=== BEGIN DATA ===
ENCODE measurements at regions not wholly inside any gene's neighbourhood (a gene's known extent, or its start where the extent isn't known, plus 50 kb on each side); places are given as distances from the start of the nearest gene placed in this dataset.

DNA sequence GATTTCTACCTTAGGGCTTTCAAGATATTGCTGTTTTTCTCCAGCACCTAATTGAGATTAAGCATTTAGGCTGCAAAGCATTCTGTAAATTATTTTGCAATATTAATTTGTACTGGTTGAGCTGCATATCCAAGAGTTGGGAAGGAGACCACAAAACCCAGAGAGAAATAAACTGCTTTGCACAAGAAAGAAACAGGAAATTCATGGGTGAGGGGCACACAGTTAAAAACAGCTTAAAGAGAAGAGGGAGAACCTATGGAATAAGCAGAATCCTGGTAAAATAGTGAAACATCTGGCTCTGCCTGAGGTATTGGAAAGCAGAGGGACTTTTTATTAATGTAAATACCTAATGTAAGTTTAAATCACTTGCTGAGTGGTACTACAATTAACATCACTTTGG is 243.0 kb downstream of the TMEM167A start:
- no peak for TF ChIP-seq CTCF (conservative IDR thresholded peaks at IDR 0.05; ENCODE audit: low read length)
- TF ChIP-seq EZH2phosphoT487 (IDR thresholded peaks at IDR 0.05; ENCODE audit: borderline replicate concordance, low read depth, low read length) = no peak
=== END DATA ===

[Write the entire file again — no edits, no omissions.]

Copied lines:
ENCODE measurements at regions not wholly inside any gene's neighbourhood (a gene's known extent, or its start where the extent isn't known, plus 50 kb on each side); places are given as distances from the start of the nearest gene placed in this dataset.

DNA sequence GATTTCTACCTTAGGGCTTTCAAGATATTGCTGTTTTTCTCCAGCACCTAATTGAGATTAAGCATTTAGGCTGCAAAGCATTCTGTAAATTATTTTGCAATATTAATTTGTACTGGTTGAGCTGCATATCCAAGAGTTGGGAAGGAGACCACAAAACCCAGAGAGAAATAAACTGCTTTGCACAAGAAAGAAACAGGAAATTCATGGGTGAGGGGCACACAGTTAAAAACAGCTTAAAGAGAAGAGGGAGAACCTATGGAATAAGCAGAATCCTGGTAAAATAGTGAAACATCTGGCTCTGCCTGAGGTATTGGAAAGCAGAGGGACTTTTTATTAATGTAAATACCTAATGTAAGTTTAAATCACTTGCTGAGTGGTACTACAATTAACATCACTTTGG is 243.0 kb downstream of the TMEM167A start:
- no peak for TF ChIP-seq CTCF (conservative IDR thresholded peaks at IDR 0.05; ENCODE audit: low read length)
- TF ChIP-seq EZH2phosphoT487 (IDR thresholded peaks at IDR 0.05; ENCODE audit: borderline replicate concordance, low read depth, low read length) = no peak